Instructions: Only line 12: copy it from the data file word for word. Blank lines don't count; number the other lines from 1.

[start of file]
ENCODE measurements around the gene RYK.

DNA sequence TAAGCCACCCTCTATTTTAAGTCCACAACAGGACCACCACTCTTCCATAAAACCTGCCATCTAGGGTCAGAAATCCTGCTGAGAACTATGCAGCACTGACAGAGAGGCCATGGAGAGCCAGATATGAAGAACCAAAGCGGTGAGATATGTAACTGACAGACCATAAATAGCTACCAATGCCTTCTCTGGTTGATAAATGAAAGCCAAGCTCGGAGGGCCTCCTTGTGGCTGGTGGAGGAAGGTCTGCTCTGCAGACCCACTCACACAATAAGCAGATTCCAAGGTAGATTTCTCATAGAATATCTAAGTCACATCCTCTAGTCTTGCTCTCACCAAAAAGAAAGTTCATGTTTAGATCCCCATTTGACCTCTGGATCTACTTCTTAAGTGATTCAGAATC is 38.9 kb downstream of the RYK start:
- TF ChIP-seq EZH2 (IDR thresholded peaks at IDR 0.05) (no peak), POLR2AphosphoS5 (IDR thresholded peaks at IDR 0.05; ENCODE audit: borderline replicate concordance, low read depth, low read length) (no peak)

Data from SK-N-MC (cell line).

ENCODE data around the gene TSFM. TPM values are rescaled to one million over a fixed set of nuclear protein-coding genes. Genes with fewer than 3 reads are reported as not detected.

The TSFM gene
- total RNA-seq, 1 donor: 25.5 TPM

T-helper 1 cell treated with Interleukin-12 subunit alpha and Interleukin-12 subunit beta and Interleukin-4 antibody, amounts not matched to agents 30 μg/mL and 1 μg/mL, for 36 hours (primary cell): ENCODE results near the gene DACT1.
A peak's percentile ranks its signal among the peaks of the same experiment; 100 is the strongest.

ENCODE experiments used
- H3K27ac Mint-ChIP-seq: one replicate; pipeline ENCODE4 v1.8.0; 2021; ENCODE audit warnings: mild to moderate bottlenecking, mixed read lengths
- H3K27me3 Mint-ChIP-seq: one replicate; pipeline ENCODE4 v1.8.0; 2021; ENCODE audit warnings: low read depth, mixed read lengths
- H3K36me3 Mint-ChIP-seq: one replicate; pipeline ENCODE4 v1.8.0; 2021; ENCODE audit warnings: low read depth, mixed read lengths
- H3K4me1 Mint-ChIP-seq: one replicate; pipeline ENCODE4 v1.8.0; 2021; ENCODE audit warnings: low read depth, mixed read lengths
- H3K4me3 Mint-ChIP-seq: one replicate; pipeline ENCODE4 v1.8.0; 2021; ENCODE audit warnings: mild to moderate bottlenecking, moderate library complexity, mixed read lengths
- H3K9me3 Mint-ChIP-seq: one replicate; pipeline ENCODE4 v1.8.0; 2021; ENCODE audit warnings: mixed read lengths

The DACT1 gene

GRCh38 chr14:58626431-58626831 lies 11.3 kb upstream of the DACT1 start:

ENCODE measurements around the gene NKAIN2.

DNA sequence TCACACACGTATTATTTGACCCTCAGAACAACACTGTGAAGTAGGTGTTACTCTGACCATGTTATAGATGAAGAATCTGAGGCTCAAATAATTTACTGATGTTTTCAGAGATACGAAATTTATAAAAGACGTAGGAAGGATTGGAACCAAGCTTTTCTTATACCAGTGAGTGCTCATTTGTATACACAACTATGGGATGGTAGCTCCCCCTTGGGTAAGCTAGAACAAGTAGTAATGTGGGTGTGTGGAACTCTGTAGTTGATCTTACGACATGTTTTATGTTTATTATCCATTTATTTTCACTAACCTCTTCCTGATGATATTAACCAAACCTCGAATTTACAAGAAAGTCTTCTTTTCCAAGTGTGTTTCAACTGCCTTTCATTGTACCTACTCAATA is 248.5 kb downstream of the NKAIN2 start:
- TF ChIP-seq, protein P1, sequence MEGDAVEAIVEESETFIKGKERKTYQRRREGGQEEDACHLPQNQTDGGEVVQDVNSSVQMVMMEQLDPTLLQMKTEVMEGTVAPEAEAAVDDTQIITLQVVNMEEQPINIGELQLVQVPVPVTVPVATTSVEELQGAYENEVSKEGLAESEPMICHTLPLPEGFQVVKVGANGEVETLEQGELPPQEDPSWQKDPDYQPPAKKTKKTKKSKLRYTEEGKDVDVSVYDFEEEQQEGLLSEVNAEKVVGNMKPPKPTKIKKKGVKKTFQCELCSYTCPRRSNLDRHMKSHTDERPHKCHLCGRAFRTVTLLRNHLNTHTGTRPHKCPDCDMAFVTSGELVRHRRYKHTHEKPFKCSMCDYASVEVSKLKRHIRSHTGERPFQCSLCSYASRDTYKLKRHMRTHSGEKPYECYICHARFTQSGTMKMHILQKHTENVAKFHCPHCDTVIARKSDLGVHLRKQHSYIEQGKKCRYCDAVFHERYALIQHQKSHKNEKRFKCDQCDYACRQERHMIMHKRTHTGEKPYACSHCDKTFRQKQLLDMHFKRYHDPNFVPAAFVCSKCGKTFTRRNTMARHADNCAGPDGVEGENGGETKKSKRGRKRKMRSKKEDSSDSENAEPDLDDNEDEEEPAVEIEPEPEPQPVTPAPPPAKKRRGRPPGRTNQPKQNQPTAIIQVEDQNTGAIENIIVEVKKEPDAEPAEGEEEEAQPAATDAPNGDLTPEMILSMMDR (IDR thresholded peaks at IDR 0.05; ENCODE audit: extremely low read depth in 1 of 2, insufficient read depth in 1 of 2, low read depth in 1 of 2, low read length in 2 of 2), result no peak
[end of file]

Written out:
- H3K27me3 Mint-ChIP-seq: one replicate; pipeline ENCODE4 v1.8.0; 2021; ENCODE audit warnings: low read depth, mixed read lengths